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Agreement to settle lawsuit raises some tough questions

February 16, 2006

Under Maryland law, elected officials can legally close meetings held to discuss pending litigation, so citizens couldn't watch the Washington County Commissioners' debate over how to settle a developer's $7.5 million lawsuit against the county.

But now that the settlement has been approved, citizens ought to ask how the county government got itself in this position and what steps have been taken to prevent it from happening again.

The developers of Westfields LLC plan to build a 773-unit development on 443 acres off Md. 65 in an area south of Saint James Village.

In April of 2004, the Washington County Planning Commission voted unanimously to OK the first two sections of Westfields, which included 112 lots.

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At the time, all seemed rosy as Jim MacGillivray, vice president of Ausherman Development, Westfields' developer, said his firm would pay $823,760 to the Fountain Rock Elementary School district to ease overcrowding.

That fee would be paid, MacGillivray said, even though the firm was also negotiating to provide a site for a school inside the development.

But in September of last year it was revealed that construction of additional homes on the site would be held up until school capacity issues were resolved.

In October, the developers of Westfields filed suit, claiming, among other things, that the delays in the project had cost the company a $2 million increase in building fees and an increase in construction costs of $600,000 to $1 million.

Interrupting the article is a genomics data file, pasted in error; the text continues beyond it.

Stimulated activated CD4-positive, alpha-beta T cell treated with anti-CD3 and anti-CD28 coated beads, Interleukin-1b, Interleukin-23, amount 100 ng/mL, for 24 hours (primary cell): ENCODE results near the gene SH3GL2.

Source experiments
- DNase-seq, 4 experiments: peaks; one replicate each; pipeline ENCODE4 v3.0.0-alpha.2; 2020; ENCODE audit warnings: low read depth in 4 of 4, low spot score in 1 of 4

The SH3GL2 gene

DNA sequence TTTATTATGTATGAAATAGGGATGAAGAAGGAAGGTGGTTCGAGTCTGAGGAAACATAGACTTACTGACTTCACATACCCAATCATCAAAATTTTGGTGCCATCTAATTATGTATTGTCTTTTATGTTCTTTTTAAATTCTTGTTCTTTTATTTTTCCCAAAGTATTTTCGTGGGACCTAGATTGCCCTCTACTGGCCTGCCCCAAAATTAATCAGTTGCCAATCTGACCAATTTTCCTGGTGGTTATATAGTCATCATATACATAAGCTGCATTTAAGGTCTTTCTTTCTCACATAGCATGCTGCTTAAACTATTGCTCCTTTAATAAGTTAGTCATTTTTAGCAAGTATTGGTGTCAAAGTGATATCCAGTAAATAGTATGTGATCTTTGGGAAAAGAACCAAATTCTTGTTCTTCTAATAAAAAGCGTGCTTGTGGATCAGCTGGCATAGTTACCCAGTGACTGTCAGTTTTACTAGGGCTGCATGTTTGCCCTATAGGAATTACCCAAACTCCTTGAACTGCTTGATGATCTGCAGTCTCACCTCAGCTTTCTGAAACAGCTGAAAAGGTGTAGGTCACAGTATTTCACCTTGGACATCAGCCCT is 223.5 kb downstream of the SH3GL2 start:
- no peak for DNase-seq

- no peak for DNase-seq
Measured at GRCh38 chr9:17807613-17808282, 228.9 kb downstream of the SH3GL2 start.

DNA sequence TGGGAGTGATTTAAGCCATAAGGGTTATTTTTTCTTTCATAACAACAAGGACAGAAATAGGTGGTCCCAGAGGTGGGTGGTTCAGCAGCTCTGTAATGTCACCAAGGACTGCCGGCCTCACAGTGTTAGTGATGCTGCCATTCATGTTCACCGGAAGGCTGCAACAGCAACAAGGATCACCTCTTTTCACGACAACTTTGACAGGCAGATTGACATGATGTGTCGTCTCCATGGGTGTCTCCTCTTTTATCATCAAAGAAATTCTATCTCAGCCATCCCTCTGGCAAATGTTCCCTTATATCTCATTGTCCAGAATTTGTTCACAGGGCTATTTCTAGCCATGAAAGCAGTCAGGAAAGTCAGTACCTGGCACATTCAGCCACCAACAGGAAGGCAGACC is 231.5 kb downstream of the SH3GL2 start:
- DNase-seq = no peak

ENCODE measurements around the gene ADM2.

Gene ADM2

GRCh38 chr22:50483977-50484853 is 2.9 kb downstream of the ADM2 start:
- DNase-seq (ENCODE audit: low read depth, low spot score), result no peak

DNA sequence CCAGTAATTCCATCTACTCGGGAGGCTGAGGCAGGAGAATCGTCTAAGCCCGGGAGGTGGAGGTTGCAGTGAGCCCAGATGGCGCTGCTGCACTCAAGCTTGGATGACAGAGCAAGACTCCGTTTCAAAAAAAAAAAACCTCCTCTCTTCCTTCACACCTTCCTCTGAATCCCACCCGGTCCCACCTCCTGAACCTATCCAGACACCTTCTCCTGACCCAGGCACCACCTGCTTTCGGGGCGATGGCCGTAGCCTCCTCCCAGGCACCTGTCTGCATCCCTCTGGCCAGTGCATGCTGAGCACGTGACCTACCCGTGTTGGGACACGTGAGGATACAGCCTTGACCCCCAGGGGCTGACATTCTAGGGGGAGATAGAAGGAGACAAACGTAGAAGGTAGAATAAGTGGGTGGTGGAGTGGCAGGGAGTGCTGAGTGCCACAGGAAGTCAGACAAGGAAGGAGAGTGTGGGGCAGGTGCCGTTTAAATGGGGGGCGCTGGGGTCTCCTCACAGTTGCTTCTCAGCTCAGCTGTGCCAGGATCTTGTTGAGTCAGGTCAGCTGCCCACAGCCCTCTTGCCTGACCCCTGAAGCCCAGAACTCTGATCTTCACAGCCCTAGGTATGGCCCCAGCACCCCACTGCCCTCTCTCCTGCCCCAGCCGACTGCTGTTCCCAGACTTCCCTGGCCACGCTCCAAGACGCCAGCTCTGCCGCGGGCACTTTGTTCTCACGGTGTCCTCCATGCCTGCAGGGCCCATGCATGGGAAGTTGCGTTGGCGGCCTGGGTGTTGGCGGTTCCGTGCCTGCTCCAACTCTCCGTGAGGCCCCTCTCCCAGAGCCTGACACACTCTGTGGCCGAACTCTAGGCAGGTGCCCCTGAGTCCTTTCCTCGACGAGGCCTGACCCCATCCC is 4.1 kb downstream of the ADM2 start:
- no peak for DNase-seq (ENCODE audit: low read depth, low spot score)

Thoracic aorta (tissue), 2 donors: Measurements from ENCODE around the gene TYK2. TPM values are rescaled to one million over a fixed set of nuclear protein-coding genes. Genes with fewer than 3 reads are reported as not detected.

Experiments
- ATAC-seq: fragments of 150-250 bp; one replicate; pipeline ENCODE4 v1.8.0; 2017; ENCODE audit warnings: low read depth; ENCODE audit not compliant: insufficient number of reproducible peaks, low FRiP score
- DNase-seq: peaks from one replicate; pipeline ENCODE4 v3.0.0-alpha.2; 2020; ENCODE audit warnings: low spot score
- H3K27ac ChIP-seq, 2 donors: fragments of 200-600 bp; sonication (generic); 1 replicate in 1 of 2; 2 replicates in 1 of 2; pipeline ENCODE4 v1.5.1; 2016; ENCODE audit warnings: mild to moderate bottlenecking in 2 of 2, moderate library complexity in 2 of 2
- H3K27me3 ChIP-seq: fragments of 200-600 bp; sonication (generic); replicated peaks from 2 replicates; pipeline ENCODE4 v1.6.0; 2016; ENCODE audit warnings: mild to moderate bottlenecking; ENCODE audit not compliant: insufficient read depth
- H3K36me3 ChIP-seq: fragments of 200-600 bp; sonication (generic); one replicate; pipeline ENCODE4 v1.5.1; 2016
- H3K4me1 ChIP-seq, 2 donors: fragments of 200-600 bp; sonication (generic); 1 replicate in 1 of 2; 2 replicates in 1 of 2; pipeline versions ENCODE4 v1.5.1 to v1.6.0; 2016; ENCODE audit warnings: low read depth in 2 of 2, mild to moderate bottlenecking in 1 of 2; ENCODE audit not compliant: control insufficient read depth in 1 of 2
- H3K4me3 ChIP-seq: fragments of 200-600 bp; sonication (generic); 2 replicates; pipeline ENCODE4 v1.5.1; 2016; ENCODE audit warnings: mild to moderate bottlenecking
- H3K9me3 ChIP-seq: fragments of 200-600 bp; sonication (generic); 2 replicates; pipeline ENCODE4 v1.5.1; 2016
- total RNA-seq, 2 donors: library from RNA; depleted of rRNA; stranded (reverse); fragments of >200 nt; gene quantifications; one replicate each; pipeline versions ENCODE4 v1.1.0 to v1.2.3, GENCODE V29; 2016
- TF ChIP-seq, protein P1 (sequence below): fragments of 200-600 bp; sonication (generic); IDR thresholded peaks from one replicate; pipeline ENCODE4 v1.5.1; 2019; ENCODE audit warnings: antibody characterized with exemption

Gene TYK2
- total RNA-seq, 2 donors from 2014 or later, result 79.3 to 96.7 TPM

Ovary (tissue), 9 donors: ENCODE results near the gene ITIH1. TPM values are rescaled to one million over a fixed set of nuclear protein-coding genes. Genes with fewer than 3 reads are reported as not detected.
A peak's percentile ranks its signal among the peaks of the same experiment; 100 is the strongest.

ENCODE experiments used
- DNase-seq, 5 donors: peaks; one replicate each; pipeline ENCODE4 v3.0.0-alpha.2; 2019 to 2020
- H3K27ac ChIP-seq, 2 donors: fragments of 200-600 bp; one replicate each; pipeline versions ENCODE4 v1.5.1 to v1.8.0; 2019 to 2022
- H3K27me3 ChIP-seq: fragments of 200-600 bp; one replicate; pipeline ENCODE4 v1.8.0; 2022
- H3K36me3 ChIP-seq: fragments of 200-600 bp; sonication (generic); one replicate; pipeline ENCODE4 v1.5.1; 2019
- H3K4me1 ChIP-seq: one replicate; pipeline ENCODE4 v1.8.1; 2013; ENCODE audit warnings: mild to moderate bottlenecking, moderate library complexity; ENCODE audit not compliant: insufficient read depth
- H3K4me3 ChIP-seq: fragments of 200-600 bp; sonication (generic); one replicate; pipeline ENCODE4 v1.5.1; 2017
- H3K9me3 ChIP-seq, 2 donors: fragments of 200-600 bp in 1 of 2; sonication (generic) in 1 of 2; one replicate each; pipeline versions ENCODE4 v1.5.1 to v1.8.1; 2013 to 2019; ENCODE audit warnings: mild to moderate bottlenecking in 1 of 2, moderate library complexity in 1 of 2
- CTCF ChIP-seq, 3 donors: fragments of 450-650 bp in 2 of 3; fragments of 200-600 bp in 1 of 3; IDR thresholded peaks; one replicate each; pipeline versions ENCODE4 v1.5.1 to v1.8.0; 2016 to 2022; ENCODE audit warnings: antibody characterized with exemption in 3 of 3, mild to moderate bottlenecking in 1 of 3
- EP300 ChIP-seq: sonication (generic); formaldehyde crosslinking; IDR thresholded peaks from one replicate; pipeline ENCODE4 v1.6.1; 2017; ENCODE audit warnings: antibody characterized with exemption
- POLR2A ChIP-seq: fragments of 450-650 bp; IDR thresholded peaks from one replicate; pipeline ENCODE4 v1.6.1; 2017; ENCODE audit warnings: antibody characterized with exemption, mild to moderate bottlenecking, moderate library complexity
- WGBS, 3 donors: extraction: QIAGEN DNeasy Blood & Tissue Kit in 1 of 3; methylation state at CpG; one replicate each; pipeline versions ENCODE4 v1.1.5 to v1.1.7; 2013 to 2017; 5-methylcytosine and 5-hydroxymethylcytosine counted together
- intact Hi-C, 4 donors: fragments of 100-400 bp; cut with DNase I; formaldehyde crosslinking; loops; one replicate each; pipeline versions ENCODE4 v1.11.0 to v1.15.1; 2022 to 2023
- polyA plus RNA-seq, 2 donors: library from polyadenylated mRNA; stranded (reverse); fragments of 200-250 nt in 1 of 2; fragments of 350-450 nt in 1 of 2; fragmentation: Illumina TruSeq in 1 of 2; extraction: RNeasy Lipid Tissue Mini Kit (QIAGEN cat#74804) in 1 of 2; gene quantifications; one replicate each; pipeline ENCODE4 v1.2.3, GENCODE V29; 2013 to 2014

On Tuesday, the commissioners approved an agreement to settle that suit. It allows the developer to proceed with construction in stages, provided the developer pays a "significant portion" of the county's excise tax to help fund school construction.

Staged construction of such a large development is a good idea, but the agreement also requires the county to have the new school built and ready to open by September 2008.

A couple of things about this agreement raise questions. What is a "significant" portion of the fee? Has the amount due been lowered to induce the developer to settle? What happens if the new school isn't open on time?

And, most important, does this settlement mean that the county can no longer refuse to allow construction based on a lack of school capacity?

If the answer to that last question is yes, then the county school system might have to lease office space to house students until new schools are finished.

How much that would cost is unclear now, but it would certainly be more costly than delaying development until new school space is built.

If a change in the law is needed to tie residential development to school capacity, the state legislature is in session now.

However, if this suit and settlement it necessitated were caused by an error on the part of planners and/or elected officials, citizens need to know that as soon as possible.

Just because the law allows elected officials to discuss pending litigation in closed session doesn't mean they shouldn't have to tell taxpayers what happened and who or what deserves the blame.

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